However, the difference with AI is that AI can help bridge the gap by learning what makes a particular user unique and attempting to bridge the gap in knowledge and experience. Unlike Boolean logic, which is static, AI will evolve to become a more personalized interface for the user and substantially reduce the need for a unique AI communication skill set for the user.
Users who are in the effort to learn how to better work with AI will benefit, and with AI being in the operating system, they will get plenty of opportunities to practice. Still, I expect most of the communication heavy lifting will come from the AI, not the user, as shown in Microsoft’s Windows Copilot introduction video:
Microsoft is blending AI into the Windows 11 platform to make it easier to use, easier to find apps, easier for developers to offer those apps through the Windows Store, and faster in every aspect of the OS and user experience. Blending AI.
The move to aggressively place AI in all aspects of Windows will dramatically change the user experience over time. Just as we started with a command line interface, then moved to a graphical user interface (GUI), and are now moving to AI interfaces, each step should improve productivity, reduce user frustration, And should bring the development process closer to the respective apps. They should help.
We are at the beginning of the development of this technology, so expect growing pains as it matures. However, it marked an early significant departure from the traditional view of the technology, which forced users to acquire new skill sets in order to take advantage. We are now developing AI systems that will learn how to work with users and effectively flip this dynamic on its head, leading to far more interesting, less frustrating results than expected.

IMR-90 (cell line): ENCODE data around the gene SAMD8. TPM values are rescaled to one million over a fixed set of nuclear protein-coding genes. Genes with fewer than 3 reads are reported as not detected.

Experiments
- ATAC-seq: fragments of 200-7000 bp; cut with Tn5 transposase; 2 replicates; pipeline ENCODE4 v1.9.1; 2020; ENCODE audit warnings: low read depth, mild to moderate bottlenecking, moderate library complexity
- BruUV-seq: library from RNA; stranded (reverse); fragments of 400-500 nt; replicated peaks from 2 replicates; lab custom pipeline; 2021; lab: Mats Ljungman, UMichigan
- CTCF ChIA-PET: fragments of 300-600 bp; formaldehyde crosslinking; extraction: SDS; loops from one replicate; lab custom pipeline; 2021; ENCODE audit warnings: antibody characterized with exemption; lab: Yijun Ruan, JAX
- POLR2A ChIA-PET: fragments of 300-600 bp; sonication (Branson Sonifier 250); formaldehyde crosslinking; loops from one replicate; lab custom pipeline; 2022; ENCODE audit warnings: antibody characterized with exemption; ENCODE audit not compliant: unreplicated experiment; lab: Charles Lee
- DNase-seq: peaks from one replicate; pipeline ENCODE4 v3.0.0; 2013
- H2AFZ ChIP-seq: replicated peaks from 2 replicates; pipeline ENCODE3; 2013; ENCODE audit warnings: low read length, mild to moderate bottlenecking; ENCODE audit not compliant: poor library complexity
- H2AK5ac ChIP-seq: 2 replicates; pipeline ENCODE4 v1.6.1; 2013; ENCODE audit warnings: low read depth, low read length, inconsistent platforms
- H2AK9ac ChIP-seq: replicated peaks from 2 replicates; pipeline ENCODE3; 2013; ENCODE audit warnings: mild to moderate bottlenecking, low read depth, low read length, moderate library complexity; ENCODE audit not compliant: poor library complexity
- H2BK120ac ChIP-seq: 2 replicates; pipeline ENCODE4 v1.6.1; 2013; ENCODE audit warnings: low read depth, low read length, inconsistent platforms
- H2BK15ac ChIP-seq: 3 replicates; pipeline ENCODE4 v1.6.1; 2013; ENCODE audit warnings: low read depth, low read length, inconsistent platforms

While there are plenty of concerns surrounding AI, for now, these moves from Microsoft represent little risk but promise significant improvements in productivity and user satisfaction.
Alienware Tri-Mode Wireless Gaming Headset AW920H – Lunar Light
Alienware products don’t come cheap, so when Dell sent me a set of its AW920H headphones, priced at a very reasonable $179.99 for tri-mode wireless headphones (I’ve found them for as low as $159), I was interested. That’s because most headphones I find in this class are priced in the $250+ range.
These are Dolby Atmos earphones, so you get virtual surround sound, they have up to 55 hours of battery life that can charge in 15 minutes for up to 6 hours using a USB-C fast charger, and they have Dell’s Alienware Aurora The analog ID is the R13 gaming desktop. They come with a mini-phone cable, so you can use them on an airplane or if you have a device that doesn’t support Bluetooth.
The Alienware Tri-Mode Wireless Gaming Headset AW920H supports Dolby Atmos and provides up to 55 hours of playtime on a full charge. (Image credit: Dell)
One cool feature is that if you have an Alienware PC or laptop, they’ll sync the colors of the LEDs on the headset with the LEDs on your PC. Like most headphones in this price range, they have active AI noise canceling on both inbound sound and the microphone (I use Discord when I can, and it’s annoying when game sound is bleeding into the voice stream) It is possible).
I still haven’t found a way to successfully play the game on a plane. There’s often not enough bandwidth on plane Wi-Fi, and there isn’t enough space on a small plane table for a gaming PC, let alone a gaming PC and mouse – and most of the games I play do so properly with a gaming controller. doesn’t work However, Dell showed off a gaming controller prototype at CES that may finally fix that.
The Dell Alienware Tri-Mode AW920H headphones are a bargain for what they do, and while they’re primarily focused on gaming, they should be fine for movies and music as well, and they’re my product of the week.